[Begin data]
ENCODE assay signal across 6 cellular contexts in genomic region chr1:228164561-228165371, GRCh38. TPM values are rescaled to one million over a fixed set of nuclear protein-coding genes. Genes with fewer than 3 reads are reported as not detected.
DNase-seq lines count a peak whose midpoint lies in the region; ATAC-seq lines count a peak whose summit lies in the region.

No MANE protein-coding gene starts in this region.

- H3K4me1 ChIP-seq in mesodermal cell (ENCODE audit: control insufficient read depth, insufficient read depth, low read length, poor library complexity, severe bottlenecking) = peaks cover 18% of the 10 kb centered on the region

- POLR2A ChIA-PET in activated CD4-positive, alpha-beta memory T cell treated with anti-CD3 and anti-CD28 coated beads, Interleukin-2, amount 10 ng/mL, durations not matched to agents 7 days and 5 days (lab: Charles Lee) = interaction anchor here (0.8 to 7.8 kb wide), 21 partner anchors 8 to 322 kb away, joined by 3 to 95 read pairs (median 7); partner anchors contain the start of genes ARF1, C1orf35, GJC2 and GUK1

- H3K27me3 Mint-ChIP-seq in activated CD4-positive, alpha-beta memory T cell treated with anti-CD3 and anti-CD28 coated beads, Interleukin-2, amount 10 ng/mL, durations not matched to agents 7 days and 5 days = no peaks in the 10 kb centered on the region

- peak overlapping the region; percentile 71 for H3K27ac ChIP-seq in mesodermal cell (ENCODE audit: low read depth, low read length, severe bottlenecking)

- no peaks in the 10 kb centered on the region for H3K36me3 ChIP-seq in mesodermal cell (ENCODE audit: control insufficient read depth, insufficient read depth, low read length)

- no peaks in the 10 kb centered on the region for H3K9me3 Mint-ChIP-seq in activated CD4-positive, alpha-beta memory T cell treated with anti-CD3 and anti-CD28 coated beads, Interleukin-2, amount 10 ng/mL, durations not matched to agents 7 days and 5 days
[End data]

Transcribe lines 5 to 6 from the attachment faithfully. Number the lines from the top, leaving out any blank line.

- POLR2A ChIA-PET in activated CD4-positive, alpha-beta memory T cell treated with anti-CD3 and anti-CD28 coated beads, Interleukin-2, amount 10 ng/mL, durations not matched to agents 7 days and 5 days (lab: Charles Lee) = interaction anchor here (0.8 to 7.8 kb wide), 21 partner anchors 8 to 322 kb away, joined by 3 to 95 read pairs (median 7); partner anchors contain the start of genes ARF1, C1orf35, GJC2 and GUK1

- H3K27me3 Mint-ChIP-seq in activated CD4-positive, alpha-beta memory T cell treated with anti-CD3 and anti-CD28 coated beads, Interleukin-2, amount 10 ng/mL, durations not matched to agents 7 days and 5 days = no peaks in the 10 kb centered on the region